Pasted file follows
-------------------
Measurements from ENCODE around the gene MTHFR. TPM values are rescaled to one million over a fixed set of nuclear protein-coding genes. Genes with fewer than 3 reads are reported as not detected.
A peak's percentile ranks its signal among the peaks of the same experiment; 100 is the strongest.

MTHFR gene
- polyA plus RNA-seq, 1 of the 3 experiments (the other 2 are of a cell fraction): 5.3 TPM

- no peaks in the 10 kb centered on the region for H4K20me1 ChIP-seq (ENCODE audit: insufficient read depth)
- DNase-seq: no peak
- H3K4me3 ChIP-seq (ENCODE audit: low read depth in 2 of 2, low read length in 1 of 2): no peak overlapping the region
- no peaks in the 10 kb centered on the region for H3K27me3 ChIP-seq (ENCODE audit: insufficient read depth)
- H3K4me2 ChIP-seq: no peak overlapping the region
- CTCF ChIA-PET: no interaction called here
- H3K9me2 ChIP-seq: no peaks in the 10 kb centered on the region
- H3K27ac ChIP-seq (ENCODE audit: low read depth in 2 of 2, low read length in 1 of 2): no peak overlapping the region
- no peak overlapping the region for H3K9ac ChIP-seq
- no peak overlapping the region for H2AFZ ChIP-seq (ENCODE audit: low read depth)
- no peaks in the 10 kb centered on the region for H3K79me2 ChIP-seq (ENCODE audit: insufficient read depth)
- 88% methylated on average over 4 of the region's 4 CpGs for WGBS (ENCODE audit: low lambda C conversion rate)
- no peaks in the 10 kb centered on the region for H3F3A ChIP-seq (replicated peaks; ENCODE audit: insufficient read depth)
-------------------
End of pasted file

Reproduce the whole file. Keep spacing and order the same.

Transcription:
Measurements from ENCODE around the gene MTHFR. TPM values are rescaled to one million over a fixed set of nuclear protein-coding genes. Genes with fewer than 3 reads are reported as not detected.
A peak's percentile ranks its signal among the peaks of the same experiment; 100 is the strongest.

MTHFR gene
- polyA plus RNA-seq, 1 of the 3 experiments (the other 2 are of a cell fraction): 5.3 TPM

- no peaks in the 10 kb centered on the region for H4K20me1 ChIP-seq (ENCODE audit: insufficient read depth)
- DNase-seq: no peak
- H3K4me3 ChIP-seq (ENCODE audit: low read depth in 2 of 2, low read length in 1 of 2): no peak overlapping the region
- no peaks in the 10 kb centered on the region for H3K27me3 ChIP-seq (ENCODE audit: insufficient read depth)
- H3K4me2 ChIP-seq: no peak overlapping the region
- CTCF ChIA-PET: no interaction called here
- H3K9me2 ChIP-seq: no peaks in the 10 kb centered on the region
- H3K27ac ChIP-seq (ENCODE audit: low read depth in 2 of 2, low read length in 1 of 2): no peak overlapping the region
- no peak overlapping the region for H3K9ac ChIP-seq
- no peak overlapping the region for H2AFZ ChIP-seq (ENCODE audit: low read depth)
- no peaks in the 10 kb centered on the region for H3K79me2 ChIP-seq (ENCODE audit: insufficient read depth)
- 88% methylated on average over 4 of the region's 4 CpGs for WGBS (ENCODE audit: low lambda C conversion rate)
- no peaks in the 10 kb centered on the region for H3F3A ChIP-seq (replicated peaks; ENCODE audit: insufficient read depth)